The day I decided that I would own the natural shifts in my body and not give in to societal conditioning I started to reach out to experts for information.

I realise that I am a little unusual. Most women would go to their GP first for advice on what to do. My first step was to line up 18 experts and interview them all and make it available publicly. 

I wanted the best advice and I wanted to help other women as a way of honouring my Mum.

I spoke to expert after expert – the awareness and education was empowering and that alone had things start to feel so much better for me. 

My mum didn’t have access to the resources, advice and information that are now available. Menopause was the white elephant in the room. It was swept under the carpet and was deemed an embarrassment that couldn’t pass by fast enough.

I desired to embrace the experience of menopause and to learn how to take care of myself in a way that I knew would be totally unique to me. I wanted to learn how to move through it in a way that had me feel in charge, hopeful, feminine and supported.

I’ve come to discover that this time of life has the potential to be the most empowering rite of passage. It’s also a powerful opportunity for a women to know and love herself because her body is literally asking her to finally learn how to put herself first in order to experience her hormonal shifts with ease. 

At this time of life a woman is being invited to nurture herself in the same way that she has nurtured and prioritised her husband, children, career and more for many years.  

I’m pleased to report that my experience of perimenopause has shifted dramatically! Awareness, education, expert support, some simple dietary and exercise shifts plus a new supplement regime have combined to have me feeling so much better. 

I am finding my own way to navigate perimenopause and I am keen for other women to find their way too because 100% of women will go through it and we will all have our own unique experience and set of symptoms.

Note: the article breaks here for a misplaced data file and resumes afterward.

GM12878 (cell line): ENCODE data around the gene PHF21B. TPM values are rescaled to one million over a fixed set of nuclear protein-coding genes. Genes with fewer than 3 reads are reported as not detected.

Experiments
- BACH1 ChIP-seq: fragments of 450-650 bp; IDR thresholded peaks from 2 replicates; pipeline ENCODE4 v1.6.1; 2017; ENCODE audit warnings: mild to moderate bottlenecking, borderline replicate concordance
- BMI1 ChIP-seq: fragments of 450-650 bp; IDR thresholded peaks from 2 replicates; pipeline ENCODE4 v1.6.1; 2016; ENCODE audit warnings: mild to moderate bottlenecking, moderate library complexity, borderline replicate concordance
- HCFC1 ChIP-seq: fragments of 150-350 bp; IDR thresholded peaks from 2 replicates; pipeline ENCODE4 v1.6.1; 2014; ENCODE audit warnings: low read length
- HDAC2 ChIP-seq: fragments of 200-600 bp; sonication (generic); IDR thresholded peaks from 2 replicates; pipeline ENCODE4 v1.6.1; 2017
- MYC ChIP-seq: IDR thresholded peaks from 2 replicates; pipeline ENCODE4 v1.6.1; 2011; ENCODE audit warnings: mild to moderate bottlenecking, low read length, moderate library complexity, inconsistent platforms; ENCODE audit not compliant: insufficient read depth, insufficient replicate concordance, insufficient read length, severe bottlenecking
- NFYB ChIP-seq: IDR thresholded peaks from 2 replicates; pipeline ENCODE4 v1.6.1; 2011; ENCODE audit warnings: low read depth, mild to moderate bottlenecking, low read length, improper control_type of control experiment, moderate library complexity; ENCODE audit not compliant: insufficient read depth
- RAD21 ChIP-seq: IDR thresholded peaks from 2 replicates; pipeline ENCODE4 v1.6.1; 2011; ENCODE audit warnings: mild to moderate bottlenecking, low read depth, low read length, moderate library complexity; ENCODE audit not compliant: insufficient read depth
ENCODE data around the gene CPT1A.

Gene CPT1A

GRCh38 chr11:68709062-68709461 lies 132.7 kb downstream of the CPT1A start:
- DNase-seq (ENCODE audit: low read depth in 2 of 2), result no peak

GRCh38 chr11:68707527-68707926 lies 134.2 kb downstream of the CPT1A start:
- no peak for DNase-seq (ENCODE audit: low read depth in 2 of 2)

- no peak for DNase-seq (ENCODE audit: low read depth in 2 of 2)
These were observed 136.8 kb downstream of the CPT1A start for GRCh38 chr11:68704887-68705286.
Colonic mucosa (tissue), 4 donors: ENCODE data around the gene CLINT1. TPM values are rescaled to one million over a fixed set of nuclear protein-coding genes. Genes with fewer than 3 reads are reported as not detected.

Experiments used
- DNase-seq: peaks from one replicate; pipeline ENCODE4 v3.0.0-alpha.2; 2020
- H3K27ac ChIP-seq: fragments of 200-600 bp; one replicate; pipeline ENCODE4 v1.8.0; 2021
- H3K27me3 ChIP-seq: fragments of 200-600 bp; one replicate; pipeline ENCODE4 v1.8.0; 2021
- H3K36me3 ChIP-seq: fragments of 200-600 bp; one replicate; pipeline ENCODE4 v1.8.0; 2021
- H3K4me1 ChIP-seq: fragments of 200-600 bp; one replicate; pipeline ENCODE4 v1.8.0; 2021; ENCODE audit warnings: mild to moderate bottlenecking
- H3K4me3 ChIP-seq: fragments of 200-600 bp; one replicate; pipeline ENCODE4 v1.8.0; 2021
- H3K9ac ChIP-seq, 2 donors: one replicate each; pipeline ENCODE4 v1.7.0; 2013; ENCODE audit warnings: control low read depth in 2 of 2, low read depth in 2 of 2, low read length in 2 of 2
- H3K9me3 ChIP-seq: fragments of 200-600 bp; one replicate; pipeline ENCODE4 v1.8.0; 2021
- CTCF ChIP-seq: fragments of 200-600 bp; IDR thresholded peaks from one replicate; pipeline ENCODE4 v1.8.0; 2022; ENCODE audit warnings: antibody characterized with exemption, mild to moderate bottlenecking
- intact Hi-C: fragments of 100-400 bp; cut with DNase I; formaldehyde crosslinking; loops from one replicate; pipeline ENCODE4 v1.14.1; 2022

My Menopause - An Interview Series

‘My Menopause – An Interview Series’ is now available as a free resource to support women who :

  • are wondering if perhaps they are in perimenopause;
  • definitely know they are in perimenopause;
  • want to know how to manage perimenopause – to feel supported and to reduce overwhelm (in advance of starting perimenopause);
  • desire to feel empowered and optimistic about this natural life transition

The international experts featured in this series range from medical practitioners to nutritional experts to spiritual teachers. It’s a holistic and well rounded curation of interviews intended to empower you with awareness, solutions, practical tips, tools and alternative ways of viewing and thinking about menopause.

For access to all interviews, check out: https://theschoolofself.love/my-menopause

3 Replies to “Did menopause push mum to suicide?”

  1. My experience is almost an exact mirror image of that which you experienced – which in itself is extraordinary. Two women, from opposite sides of the globe, who are introduced to one another, via a very special friendship, and discover that already they have something fairly unique in common. Their mothers both committed suicide. At first, I thought, Go no further as that is a deep wound: Just writing the words seems like an indictment of these beautiful women who brought us into the world.